Barack et al. Get It.
October 31, 2009, 5:12 pm
Filed under: overtly political

Sometimes there’s a story that makes me tear up a little bit.

HIV is not a death sentance, it’s a chronic condition communicable through bodily fluids.

Post-Africa there were only two things I believed in. The first is Trade not Aid. I don’t mean fair trade goods, I mean lobbying to lift the unduly restrictive portions of GATT and TRIPS so impoverished countries don’t have to become net importers. It’s the single most important thing wealthy countries, who hold most of the cards at the bargaining table, can do to alleviate poverty in Africa and South America.

The second one is a radical attitude change about HIV. It’s not a gay rights issue, it’s a human rights issue. It’s eerie to go to communities where a generation is missing. Stigma is a huge problem and if we’re going to tell anyone else how to get it done, wealthy countries need to stop referring to HIV/AIDS as a death sentence and allowing it to have a disproportionate presence in certain communities.

I don’t talk politics around places I’ve been much because, and this is going to sound like I’m a jerk but relates more to my inability to communicate ineffectively, I meet very few people who get it. I’m sick of the Bono mosquito net version of aid, I’m sick of people who think the UN is a positive force in the world, and I’m sick of people who think the key is more money and more foreign NGOs telling people how to get things done. Poverty is as universal as ignorance, look to how you treat peope in your back yard and see projections into international relations. Stop taking pictures of foreign slums and go look at what low income housing in your own city looks like.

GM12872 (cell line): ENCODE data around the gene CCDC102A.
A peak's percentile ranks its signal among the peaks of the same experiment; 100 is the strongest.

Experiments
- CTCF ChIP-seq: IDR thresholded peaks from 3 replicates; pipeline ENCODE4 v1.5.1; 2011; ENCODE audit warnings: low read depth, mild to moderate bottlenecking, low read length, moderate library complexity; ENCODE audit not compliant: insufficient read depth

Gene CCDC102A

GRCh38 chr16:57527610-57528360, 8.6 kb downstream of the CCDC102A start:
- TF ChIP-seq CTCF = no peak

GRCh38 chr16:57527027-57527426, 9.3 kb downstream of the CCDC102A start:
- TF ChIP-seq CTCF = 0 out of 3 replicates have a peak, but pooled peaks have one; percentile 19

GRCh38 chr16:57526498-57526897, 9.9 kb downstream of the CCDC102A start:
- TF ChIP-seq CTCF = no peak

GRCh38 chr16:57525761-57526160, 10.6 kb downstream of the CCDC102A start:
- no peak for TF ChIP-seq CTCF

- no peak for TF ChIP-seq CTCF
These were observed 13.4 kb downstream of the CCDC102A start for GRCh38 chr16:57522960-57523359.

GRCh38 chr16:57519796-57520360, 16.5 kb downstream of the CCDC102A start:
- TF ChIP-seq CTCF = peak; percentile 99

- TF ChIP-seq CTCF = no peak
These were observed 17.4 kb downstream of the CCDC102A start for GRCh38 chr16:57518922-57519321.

Then, think about how with the resource factor of X you still get people living like Y. Look for common denominators and accept blame readily: stereotyping and xenophobia, over attribution to cultural differences, political apathy, political activity without education, self interested behavior, superfluous community structures excluding the un-likes. Political correctness won’t save you and may impede the conversation. Call a spade a spade and let the spade speak.

I probably still don’t get it. But at least I’ve sat in a lot of rooms with people who do get it. In some respects, the recession appears to have been an excellent cull of the politically and religiously mandated projects tending to crop up all over. Because converting the savages went so well the first time?


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